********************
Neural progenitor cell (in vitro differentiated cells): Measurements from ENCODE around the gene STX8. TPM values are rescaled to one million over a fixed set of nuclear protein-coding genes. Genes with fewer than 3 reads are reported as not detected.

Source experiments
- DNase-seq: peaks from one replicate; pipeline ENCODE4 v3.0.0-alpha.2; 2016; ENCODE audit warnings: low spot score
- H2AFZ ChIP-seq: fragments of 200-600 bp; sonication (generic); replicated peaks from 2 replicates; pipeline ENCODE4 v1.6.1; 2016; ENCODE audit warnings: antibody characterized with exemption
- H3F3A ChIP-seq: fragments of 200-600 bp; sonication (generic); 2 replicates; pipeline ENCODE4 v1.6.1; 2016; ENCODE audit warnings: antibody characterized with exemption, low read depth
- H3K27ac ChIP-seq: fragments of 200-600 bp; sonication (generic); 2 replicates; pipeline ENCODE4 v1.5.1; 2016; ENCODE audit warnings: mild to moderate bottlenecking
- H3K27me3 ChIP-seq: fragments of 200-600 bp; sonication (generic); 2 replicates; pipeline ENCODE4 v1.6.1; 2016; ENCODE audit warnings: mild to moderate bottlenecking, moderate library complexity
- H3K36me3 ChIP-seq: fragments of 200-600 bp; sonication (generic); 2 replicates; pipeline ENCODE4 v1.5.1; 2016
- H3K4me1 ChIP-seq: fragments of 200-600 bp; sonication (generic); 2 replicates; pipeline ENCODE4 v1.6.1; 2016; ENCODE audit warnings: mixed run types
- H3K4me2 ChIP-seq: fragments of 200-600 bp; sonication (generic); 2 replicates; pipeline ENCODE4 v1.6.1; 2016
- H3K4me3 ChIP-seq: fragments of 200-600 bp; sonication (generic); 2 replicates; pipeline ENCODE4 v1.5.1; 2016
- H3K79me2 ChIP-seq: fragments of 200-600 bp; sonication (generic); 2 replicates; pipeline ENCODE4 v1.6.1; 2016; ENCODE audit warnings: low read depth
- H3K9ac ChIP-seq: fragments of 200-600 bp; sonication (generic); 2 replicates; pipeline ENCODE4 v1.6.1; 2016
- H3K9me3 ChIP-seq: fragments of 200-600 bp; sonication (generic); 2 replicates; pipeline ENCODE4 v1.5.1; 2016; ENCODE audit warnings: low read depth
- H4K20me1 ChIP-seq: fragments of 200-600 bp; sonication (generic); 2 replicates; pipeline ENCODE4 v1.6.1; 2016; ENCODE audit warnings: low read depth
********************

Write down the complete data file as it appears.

Neural progenitor cell (in vitro differentiated cells): Measurements from ENCODE around the gene STX8. TPM values are rescaled to one million over a fixed set of nuclear protein-coding genes. Genes with fewer than 3 reads are reported as not detected.

Source experiments
- DNase-seq: peaks from one replicate; pipeline ENCODE4 v3.0.0-alpha.2; 2016; ENCODE audit warnings: low spot score
- H2AFZ ChIP-seq: fragments of 200-600 bp; sonication (generic); replicated peaks from 2 replicates; pipeline ENCODE4 v1.6.1; 2016; ENCODE audit warnings: antibody characterized with exemption
- H3F3A ChIP-seq: fragments of 200-600 bp; sonication (generic); 2 replicates; pipeline ENCODE4 v1.6.1; 2016; ENCODE audit warnings: antibody characterized with exemption, low read depth
- H3K27ac ChIP-seq: fragments of 200-600 bp; sonication (generic); 2 replicates; pipeline ENCODE4 v1.5.1; 2016; ENCODE audit warnings: mild to moderate bottlenecking
- H3K27me3 ChIP-seq: fragments of 200-600 bp; sonication (generic); 2 replicates; pipeline ENCODE4 v1.6.1; 2016; ENCODE audit warnings: mild to moderate bottlenecking, moderate library complexity
- H3K36me3 ChIP-seq: fragments of 200-600 bp; sonication (generic); 2 replicates; pipeline ENCODE4 v1.5.1; 2016
- H3K4me1 ChIP-seq: fragments of 200-600 bp; sonication (generic); 2 replicates; pipeline ENCODE4 v1.6.1; 2016; ENCODE audit warnings: mixed run types
- H3K4me2 ChIP-seq: fragments of 200-600 bp; sonication (generic); 2 replicates; pipeline ENCODE4 v1.6.1; 2016
- H3K4me3 ChIP-seq: fragments of 200-600 bp; sonication (generic); 2 replicates; pipeline ENCODE4 v1.5.1; 2016
- H3K79me2 ChIP-seq: fragments of 200-600 bp; sonication (generic); 2 replicates; pipeline ENCODE4 v1.6.1; 2016; ENCODE audit warnings: low read depth
- H3K9ac ChIP-seq: fragments of 200-600 bp; sonication (generic); 2 replicates; pipeline ENCODE4 v1.6.1; 2016
- H3K9me3 ChIP-seq: fragments of 200-600 bp; sonication (generic); 2 replicates; pipeline ENCODE4 v1.5.1; 2016; ENCODE audit warnings: low read depth
- H4K20me1 ChIP-seq: fragments of 200-600 bp; sonication (generic); 2 replicates; pipeline ENCODE4 v1.6.1; 2016; ENCODE audit warnings: low read depth